I’ve just driven 2,615 miles over eight days, from Potterville to Minnesota and Wisconsin and back, and I have been wondering about the function of the insult “flat” that’s leveled against much, if not most, of the interior of the United States. After having driven across the prairie states of Nebraska (two different ways), Iowa, Minnesota (two different ways), Wisconsin (two different ways), South Dakota, and tagging Wyoming on the way back home, very little of the land we traversed could accurately be described as “flat.”
I once had a roommate in college who referred to me as a “flatlander” because I was a native of Ohio, one state west of us in Pennsylvania. Most of Ohio is, however, luxuriously green, lush, and hilly, sited as it is on the Ohio River and neighbor to the Appalachian Mountains. I started to wonder more about this descriptor “flat” as I drove from Ohio to Colorado on I-70 nearly a dozen years ago. I had dreaded the drive across Kansas especially because everyone in Ohio had sympathized with me about enduring “flat” Kansas. “It’s so flat,” they all said. But I-70 across Kansas in August, I found, was mostly lovely rolling green hills dotted with round hay bales and sunflower fields worthy of a Vincent VanGogh painting.
So, what, I wonder, is the function of calling a state or a region “flat?” Flat is almost prima facie an insult. What is described lovingly or admiringly as flat? Nothing that I can think of. Flatness connotes homogeneity, dullness, and an absence of fertility. Beverages and foods described as “flat” are the opposite of tasty. Women’s figures are insulted as “flat” if they don’t have prominent or cute breasts. Accents are described as “flat” if they’re owned by people from states and regions described as “flat.” The Oxford English Dictionary is a font of the insulting connotations of flatness–interestingly, the military or political resonance of being flattened, laid flat, or prostrate by a foe was quite prominent in the first several definitions of the adjectival form. Perhaps calling a state or a region “flat” is a rhetorical move meant to lay claim to (and insult) the land and people of another region, if only linguistically.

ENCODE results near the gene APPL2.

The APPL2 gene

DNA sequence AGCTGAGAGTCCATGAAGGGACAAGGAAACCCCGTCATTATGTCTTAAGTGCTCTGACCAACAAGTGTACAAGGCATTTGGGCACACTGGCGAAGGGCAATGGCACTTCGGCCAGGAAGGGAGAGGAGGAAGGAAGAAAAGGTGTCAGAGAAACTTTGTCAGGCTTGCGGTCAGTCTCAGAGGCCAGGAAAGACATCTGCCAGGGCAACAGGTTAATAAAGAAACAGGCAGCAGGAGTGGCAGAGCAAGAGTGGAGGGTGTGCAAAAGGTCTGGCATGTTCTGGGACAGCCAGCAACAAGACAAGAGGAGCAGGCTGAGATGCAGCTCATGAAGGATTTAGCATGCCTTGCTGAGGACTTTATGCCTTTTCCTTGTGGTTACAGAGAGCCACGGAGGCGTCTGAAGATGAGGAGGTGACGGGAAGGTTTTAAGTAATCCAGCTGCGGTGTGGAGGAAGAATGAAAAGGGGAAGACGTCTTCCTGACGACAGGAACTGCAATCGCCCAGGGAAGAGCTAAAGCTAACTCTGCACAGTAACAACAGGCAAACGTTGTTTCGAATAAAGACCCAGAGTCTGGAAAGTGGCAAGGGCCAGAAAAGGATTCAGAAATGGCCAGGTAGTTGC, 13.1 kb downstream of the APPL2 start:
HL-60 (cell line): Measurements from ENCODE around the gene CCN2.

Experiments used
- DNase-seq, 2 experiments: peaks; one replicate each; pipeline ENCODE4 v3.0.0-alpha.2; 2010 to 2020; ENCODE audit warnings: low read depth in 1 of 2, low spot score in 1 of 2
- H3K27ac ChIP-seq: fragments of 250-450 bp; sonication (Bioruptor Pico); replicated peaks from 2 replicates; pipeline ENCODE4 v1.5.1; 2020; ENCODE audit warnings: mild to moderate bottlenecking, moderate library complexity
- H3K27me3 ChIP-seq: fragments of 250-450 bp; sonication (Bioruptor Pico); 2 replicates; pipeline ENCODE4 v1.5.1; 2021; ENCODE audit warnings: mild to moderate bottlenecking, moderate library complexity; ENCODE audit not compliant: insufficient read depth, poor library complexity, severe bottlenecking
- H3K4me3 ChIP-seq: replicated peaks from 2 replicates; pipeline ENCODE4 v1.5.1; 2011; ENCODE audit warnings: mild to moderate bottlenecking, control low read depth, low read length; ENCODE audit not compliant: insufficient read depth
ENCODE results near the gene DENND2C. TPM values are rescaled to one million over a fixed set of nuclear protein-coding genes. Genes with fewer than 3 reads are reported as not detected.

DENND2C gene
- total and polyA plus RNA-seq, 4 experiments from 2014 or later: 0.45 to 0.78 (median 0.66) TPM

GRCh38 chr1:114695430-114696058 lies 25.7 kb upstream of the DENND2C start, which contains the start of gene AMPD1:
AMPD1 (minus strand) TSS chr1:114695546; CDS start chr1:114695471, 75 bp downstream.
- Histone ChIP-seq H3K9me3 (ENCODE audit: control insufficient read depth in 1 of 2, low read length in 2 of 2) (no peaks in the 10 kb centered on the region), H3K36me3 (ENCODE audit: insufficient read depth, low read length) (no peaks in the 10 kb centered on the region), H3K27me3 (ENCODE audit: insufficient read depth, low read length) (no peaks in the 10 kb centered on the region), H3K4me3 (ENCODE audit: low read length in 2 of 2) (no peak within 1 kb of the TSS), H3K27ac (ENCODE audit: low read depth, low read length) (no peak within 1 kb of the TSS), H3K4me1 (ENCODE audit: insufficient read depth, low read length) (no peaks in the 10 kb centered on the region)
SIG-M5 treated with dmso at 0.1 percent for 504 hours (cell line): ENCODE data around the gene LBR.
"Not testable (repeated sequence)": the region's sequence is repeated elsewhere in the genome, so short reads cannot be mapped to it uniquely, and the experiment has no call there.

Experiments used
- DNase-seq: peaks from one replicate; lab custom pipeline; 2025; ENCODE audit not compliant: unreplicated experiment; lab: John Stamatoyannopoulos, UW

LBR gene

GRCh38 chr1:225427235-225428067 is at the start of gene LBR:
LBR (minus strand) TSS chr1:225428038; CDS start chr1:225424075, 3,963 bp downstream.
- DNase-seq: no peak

Parts of most states in the U.S. can fairly be called flat. For example, my native corner of northwest Ohio and southeast Michigan are in fact pretty flat. Northern Indiana and Illinios are pretty flat too, but south of I-70 they’re as hilly as the rest of the Ohio valley. Some of southern Minnesota and Wisconsin is flat. Colorado, on the other hand, is a state that is considered the opposite of “flat” because the Rocky Mountains march regally down the middle, but eastern Colorado–and especially northeastern Colorado–is pretty darn flat. Much of Wyoming on I-80 is scary flat, but because it’s framed on most sides by mountain ranges and marquee National Parks like Yellowstone and Grand Teton, no one calls it “flat.” At the same time, there are few places flatter than Manhattan, Philadelphia, Washington, or Baltimore. Eastern Massachusetts is pretty damn flat too, but no one calls it that.
Although I question the extent of the flatness of so-called “flatlander” states, I think there’s actually an aesthetic of flat. As opposed to the very hilly, cliff- or butte-strewn, or even Badlands character of the drive I’ve just completed, there are many flat landscapes that are utterly beautiful. I remember a westward drive in June across Wyoming on I-80 during which we watched thunderstorm after thunderstorm roll over us, the blue-black skies and golden sunshine making a gorgeous contrast with the green of the pinion pines and the tumbleweed and the red of the soil. One of my favorite drives is U.S. 127 through western Ohio and southern Michigan, with its orderly procession of fields and farmhouses, county seats and courthouses, for more than 200 miles. Ironically, Denver is a damn flat town (it is sited on the Platte, or Flat River, of course!) but we don’t dismiss Paris on the Platte as “flat.”
Why do we call the U.S. midwest and prairie states “flat?” Most of the people who dismiss these places and regions are very unfamilar with them. Why do we feel the need to condescend out of ignorance?